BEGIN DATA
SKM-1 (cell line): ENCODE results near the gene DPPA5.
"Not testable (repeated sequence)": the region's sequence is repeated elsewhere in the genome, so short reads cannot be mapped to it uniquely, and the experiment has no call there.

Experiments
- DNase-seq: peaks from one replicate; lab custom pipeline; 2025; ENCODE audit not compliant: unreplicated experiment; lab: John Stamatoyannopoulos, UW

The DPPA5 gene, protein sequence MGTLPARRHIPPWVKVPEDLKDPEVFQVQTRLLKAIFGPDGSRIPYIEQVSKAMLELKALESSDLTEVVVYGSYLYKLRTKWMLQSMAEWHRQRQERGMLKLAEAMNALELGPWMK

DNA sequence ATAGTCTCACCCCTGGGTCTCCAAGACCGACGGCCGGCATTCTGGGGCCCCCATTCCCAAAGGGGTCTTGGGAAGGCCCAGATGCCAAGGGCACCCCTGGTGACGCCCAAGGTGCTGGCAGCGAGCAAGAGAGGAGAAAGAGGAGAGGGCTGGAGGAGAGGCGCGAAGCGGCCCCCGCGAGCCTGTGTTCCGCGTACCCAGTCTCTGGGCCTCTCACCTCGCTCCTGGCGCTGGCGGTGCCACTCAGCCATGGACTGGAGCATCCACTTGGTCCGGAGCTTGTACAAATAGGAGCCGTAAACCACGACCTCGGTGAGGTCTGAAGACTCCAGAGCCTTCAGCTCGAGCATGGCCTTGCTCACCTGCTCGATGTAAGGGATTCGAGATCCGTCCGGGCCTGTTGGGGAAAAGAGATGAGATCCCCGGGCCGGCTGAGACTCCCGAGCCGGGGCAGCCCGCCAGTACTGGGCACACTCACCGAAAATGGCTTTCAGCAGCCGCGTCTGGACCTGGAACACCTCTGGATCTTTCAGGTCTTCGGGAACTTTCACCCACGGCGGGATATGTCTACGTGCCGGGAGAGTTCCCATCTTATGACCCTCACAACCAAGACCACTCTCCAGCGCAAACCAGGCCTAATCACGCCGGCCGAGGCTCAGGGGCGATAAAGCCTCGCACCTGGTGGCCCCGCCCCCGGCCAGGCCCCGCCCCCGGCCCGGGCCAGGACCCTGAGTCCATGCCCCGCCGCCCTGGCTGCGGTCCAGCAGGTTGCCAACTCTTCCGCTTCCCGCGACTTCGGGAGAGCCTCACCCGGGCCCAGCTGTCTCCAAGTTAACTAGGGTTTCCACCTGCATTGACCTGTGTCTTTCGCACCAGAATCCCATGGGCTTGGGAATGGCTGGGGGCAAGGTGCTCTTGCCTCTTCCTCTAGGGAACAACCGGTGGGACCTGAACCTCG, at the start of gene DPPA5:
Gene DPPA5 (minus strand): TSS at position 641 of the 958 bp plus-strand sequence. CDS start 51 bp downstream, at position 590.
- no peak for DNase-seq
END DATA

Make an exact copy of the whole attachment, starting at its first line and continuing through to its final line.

SKM-1 (cell line): ENCODE results near the gene DPPA5.
"Not testable (repeated sequence)": the region's sequence is repeated elsewhere in the genome, so short reads cannot be mapped to it uniquely, and the experiment has no call there.

Experiments
- DNase-seq: peaks from one replicate; lab custom pipeline; 2025; ENCODE audit not compliant: unreplicated experiment; lab: John Stamatoyannopoulos, UW

The DPPA5 gene, protein sequence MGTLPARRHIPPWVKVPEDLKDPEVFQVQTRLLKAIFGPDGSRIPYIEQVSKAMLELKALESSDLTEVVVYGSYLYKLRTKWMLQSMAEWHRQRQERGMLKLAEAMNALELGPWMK

DNA sequence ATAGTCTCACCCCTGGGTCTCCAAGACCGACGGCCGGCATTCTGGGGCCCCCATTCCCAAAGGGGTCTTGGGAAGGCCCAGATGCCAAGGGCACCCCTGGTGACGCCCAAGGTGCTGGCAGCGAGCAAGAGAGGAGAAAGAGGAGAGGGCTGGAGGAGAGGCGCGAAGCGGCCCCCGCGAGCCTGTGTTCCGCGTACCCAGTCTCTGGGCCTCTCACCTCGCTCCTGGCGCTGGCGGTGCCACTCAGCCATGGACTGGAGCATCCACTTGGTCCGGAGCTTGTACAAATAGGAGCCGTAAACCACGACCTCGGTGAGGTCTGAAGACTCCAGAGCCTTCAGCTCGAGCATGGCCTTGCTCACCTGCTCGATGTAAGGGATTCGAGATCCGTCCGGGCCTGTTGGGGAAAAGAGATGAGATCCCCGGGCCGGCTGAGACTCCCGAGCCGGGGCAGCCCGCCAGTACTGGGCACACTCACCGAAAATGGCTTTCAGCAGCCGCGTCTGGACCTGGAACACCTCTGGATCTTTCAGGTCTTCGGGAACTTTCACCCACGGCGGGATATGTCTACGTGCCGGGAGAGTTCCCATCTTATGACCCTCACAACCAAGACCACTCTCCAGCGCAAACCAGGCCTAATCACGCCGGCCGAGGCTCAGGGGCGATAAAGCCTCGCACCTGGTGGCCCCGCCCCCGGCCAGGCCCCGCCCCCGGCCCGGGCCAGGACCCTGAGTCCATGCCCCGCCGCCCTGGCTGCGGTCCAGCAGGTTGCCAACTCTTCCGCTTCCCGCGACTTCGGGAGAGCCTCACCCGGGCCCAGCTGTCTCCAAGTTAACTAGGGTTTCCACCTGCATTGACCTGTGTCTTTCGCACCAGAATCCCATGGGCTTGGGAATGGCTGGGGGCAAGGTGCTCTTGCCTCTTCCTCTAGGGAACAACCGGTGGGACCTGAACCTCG, at the start of gene DPPA5:
Gene DPPA5 (minus strand): TSS at position 641 of the 958 bp plus-strand sequence. CDS start 51 bp downstream, at position 590.
- no peak for DNase-seq